ANGRY Yenda residents have refused to respond to an SES survey that asked how quickly water rose in their homes during the March floods.
The survey has added insult to injury for locals who were evacuated a full 24 hours before the water hit.
Resident Kylie Phelps threw her survey in the bin immediately.
"They were really stupid questions like drawing pictures of where the water was flowing how can I answer that when I was evacuated?" she asked.
"I was so cranky when I saw it. The whole operation was a balls-up from the beginning and this was the final insult. How dare they send us this survey when they know we weren't even there?"
Residents had little time to save their possessions in the March flood event, with many given 20 minutes to gather what they could and leave the village.
No one was home to see the water come in and residents were still barred from their homes when the water subsided.
The survey asked what time the highest water level was reached, how long floodwater stayed on the property and whether waves or surges occurred.
The SES was heavily criticised for evacuating Yenda early but has defended itself by saying it took the safest option in an unprecedented situation.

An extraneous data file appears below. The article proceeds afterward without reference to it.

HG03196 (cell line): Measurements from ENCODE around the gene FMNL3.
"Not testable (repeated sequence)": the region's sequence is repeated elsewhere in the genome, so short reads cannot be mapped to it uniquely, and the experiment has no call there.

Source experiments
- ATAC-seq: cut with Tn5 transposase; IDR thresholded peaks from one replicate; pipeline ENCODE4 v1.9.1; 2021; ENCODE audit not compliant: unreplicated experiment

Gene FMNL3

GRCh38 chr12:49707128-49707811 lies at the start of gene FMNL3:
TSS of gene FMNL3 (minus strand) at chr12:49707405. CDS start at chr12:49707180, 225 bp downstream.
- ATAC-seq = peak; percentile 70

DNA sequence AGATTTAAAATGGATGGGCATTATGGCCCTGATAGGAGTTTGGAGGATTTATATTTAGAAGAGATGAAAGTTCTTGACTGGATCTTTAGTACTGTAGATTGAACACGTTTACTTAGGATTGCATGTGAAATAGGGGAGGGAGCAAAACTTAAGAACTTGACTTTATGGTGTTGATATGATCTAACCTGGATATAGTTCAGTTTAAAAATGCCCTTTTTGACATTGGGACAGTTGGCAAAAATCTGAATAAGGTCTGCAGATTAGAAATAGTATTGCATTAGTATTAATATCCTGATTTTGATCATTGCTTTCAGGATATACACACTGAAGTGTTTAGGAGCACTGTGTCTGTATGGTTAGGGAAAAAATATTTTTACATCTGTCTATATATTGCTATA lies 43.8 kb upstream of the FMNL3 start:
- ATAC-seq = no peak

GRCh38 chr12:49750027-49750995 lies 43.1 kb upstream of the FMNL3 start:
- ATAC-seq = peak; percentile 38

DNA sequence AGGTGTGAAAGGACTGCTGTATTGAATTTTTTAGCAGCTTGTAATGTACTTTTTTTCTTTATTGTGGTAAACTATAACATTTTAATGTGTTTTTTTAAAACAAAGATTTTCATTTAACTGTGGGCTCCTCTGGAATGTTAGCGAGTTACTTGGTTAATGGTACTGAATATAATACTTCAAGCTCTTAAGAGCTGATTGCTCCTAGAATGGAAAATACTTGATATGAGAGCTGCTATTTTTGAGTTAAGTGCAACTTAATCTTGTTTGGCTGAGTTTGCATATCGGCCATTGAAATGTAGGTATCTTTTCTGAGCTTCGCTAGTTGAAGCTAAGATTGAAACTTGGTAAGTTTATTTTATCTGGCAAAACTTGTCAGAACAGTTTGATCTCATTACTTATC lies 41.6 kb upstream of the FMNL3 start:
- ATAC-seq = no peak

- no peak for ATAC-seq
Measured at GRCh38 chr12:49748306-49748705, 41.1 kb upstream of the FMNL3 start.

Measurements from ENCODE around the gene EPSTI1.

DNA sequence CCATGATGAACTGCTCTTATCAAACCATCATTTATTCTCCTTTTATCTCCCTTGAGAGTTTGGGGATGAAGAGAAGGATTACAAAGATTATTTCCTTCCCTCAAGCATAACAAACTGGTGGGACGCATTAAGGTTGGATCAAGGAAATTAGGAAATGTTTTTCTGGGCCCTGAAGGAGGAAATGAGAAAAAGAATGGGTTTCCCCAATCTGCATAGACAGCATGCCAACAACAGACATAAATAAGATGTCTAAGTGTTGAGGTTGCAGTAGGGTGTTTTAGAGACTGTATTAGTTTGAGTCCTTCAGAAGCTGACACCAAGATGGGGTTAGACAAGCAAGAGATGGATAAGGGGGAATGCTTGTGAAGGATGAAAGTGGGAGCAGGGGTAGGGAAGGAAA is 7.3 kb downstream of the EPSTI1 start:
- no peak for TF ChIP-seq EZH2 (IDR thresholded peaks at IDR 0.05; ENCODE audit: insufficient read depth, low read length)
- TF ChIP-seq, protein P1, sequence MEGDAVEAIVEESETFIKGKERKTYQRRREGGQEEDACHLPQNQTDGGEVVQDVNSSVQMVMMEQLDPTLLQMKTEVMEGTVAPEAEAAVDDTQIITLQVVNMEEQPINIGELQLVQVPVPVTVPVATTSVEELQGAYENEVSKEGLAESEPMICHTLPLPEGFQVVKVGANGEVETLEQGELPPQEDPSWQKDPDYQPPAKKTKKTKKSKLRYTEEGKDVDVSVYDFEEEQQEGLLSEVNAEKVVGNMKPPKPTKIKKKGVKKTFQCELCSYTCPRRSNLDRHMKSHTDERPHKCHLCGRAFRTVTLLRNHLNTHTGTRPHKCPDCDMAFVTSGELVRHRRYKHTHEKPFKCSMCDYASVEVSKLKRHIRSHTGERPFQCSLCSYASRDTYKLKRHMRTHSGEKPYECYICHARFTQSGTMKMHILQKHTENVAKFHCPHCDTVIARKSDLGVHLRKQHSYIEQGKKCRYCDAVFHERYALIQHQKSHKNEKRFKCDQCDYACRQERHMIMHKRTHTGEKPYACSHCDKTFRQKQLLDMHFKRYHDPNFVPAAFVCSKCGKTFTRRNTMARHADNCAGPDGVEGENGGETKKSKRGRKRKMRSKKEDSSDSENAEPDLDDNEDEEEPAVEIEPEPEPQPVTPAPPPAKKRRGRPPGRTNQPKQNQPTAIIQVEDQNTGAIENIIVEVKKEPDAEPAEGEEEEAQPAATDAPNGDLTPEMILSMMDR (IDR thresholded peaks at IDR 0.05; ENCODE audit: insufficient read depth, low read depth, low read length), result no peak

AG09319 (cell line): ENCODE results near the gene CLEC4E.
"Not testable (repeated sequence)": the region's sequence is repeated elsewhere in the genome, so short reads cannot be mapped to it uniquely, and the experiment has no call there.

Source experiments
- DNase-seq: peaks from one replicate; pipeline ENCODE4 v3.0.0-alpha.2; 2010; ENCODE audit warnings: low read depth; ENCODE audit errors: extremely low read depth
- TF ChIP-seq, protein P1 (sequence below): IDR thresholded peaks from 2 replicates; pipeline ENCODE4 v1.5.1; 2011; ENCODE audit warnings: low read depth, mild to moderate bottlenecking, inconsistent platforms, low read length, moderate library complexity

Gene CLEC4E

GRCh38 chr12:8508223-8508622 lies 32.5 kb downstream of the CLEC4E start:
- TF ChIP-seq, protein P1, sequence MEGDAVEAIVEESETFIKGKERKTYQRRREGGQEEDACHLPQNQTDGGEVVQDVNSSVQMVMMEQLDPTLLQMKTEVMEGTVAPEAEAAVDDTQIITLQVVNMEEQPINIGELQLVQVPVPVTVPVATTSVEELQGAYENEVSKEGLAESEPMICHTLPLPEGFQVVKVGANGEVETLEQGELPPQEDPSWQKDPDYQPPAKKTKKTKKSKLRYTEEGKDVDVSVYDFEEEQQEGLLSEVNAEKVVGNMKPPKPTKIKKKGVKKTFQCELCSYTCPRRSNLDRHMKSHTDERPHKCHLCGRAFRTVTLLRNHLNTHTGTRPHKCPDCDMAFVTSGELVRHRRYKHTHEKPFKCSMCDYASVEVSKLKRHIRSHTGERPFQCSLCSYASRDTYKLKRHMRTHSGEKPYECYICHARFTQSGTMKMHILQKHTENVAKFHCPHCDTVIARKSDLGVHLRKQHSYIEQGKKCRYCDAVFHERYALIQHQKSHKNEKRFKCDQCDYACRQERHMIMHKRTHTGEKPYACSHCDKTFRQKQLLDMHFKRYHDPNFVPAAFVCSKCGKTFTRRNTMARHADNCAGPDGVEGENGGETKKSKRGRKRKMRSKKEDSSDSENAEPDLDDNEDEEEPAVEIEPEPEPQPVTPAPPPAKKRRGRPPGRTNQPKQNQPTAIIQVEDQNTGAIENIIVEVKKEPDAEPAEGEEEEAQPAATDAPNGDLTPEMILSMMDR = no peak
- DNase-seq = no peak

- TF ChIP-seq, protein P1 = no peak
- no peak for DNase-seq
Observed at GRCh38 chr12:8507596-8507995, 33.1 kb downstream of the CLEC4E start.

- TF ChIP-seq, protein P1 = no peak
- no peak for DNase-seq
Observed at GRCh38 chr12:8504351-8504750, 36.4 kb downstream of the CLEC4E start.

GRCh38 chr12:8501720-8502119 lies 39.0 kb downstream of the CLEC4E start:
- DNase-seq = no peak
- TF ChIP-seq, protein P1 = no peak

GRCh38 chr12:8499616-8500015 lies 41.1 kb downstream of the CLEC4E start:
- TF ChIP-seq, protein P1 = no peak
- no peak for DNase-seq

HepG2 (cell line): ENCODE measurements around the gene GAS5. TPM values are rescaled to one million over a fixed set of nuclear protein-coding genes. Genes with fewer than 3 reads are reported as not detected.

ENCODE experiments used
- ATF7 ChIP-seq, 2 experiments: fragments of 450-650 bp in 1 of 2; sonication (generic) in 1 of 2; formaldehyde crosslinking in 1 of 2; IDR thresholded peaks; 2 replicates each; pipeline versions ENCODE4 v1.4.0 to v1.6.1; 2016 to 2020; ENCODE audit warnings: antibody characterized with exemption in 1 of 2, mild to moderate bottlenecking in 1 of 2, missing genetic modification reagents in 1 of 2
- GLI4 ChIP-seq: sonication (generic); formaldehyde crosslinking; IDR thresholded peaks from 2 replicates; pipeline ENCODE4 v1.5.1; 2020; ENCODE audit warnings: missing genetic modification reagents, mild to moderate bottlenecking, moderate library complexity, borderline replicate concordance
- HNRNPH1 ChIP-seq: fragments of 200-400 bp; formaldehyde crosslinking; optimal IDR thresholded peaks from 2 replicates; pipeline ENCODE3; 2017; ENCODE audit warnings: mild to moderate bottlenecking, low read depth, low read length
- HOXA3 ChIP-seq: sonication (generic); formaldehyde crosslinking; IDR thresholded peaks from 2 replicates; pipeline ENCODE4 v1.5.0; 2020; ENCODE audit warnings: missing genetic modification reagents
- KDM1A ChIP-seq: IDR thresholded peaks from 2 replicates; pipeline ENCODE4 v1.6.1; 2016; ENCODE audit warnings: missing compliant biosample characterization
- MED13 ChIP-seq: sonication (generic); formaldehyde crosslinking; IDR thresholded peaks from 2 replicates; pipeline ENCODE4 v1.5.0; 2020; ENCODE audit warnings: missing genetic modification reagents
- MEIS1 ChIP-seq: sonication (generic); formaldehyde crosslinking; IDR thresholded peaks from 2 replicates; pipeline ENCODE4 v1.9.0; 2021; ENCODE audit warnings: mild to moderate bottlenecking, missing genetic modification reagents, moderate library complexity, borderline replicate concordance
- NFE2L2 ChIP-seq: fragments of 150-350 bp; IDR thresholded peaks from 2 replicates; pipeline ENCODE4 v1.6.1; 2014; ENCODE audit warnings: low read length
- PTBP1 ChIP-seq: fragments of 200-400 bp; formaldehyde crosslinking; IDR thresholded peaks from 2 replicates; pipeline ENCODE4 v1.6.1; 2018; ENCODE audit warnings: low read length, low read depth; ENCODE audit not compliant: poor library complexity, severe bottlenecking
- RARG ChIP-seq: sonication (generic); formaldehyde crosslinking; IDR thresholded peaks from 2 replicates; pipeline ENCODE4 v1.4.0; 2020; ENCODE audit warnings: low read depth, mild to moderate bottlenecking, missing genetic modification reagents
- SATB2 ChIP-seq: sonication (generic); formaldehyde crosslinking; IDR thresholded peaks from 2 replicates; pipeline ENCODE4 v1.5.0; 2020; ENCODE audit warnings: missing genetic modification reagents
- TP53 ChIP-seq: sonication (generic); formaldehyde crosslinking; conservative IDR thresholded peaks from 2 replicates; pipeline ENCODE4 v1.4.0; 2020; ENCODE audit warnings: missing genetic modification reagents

Yenda Place resident Coral Mott said she was offended by the survey, saying it showed a lack of compassion for flood victims.
She is yet to return to her home, more than seven months after the disaster.
"It was like the survey was pre-written for any flood - it had no association to us at all," Mrs Mott said.
"We couldn't answer most of the questions so most of us have never bothered to fill it out. A lot of it was associated with when and where. None of us know any of that."
SES community engagement officer Mark Wetteland said the survey had been carried out by consultants and his organisation had no part in compiling the questions.
"I haven't even seen a copy but we do urge people to use it to give us as much information as they can so we can use that knowledge next time," Mr Wetteland said.
"We've had people sending in photos or disks with photos - the more information the better."